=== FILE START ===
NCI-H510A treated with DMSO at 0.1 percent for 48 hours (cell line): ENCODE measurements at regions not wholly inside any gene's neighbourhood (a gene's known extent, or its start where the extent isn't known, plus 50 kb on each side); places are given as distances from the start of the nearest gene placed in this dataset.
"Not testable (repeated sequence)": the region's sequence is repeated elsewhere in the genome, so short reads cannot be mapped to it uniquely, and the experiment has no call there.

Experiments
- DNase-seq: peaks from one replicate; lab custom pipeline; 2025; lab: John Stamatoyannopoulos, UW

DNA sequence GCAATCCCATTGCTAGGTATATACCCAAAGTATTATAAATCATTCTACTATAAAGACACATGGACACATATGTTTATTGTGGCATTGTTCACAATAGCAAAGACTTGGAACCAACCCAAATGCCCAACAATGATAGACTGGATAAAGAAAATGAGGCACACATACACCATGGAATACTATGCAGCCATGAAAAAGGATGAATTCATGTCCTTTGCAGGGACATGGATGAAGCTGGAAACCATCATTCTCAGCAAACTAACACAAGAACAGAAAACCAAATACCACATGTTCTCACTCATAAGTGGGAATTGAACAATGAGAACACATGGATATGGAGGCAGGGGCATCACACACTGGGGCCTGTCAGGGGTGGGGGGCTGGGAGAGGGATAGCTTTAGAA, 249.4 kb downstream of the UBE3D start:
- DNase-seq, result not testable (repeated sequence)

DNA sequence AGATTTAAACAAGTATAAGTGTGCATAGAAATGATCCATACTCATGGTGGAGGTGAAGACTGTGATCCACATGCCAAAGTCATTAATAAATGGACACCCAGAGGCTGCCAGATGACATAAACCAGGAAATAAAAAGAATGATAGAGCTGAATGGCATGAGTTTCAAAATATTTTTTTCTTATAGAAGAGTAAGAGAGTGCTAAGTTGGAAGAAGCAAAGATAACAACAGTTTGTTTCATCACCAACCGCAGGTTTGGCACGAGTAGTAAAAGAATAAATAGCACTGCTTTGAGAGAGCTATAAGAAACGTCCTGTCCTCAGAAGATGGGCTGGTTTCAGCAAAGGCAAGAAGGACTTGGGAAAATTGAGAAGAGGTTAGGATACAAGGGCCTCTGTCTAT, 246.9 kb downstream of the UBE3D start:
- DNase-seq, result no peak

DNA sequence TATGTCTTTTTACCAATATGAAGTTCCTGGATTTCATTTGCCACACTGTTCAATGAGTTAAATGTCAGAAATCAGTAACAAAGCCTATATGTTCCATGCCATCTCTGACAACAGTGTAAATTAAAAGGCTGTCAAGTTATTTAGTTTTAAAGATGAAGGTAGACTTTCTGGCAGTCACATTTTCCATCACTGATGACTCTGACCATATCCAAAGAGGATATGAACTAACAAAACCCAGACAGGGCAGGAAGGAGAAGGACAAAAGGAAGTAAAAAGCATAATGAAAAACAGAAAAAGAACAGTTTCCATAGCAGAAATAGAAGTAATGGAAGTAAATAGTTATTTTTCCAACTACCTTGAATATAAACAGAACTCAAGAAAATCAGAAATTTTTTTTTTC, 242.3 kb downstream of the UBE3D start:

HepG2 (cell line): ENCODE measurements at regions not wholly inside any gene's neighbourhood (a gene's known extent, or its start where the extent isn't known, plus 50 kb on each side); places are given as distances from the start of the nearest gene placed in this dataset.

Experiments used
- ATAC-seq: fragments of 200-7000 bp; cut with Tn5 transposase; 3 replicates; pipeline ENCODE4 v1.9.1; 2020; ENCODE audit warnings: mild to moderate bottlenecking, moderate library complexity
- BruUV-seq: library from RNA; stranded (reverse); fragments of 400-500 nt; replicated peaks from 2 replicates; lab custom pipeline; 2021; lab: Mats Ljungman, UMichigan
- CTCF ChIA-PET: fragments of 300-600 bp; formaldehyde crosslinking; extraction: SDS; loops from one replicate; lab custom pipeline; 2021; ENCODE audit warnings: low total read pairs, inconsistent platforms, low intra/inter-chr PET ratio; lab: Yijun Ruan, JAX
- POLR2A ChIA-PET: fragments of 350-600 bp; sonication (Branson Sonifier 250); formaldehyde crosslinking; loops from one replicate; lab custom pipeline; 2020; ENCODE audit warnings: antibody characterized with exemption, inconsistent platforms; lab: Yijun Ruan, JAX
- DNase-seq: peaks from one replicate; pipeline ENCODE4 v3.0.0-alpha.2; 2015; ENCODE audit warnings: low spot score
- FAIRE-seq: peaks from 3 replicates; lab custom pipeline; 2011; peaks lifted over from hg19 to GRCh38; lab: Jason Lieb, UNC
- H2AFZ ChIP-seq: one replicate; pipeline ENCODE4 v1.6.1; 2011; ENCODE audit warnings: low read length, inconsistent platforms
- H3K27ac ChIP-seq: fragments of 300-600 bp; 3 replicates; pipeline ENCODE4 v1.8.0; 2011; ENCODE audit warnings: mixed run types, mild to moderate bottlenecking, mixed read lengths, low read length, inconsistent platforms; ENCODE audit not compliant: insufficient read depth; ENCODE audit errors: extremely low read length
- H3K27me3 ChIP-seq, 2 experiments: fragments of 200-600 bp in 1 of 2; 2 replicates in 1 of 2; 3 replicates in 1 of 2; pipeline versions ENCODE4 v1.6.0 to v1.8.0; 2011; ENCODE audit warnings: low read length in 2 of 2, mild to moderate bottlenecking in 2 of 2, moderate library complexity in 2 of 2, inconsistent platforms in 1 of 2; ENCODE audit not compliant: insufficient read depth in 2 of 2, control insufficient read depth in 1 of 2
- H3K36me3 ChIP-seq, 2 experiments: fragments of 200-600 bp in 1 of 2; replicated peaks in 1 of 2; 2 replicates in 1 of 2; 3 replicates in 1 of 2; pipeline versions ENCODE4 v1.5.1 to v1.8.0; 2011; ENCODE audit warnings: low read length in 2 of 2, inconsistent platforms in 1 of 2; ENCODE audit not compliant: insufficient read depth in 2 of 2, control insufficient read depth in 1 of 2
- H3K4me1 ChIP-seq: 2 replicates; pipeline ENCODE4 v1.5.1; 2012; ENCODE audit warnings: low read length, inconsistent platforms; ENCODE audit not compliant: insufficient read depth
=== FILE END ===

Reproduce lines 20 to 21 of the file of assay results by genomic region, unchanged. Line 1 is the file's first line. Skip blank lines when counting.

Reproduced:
- H3K27me3 ChIP-seq, 2 experiments: fragments of 200-600 bp in 1 of 2; 2 replicates in 1 of 2; 3 replicates in 1 of 2; pipeline versions ENCODE4 v1.6.0 to v1.8.0; 2011; ENCODE audit warnings: low read length in 2 of 2, mild to moderate bottlenecking in 2 of 2, moderate library complexity in 2 of 2, inconsistent platforms in 1 of 2; ENCODE audit not compliant: insufficient read depth in 2 of 2, control insufficient read depth in 1 of 2
- H3K36me3 ChIP-seq, 2 experiments: fragments of 200-600 bp in 1 of 2; replicated peaks in 1 of 2; 2 replicates in 1 of 2; 3 replicates in 1 of 2; pipeline versions ENCODE4 v1.5.1 to v1.8.0; 2011; ENCODE audit warnings: low read length in 2 of 2, inconsistent platforms in 1 of 2; ENCODE audit not compliant: insufficient read depth in 2 of 2, control insufficient read depth in 1 of 2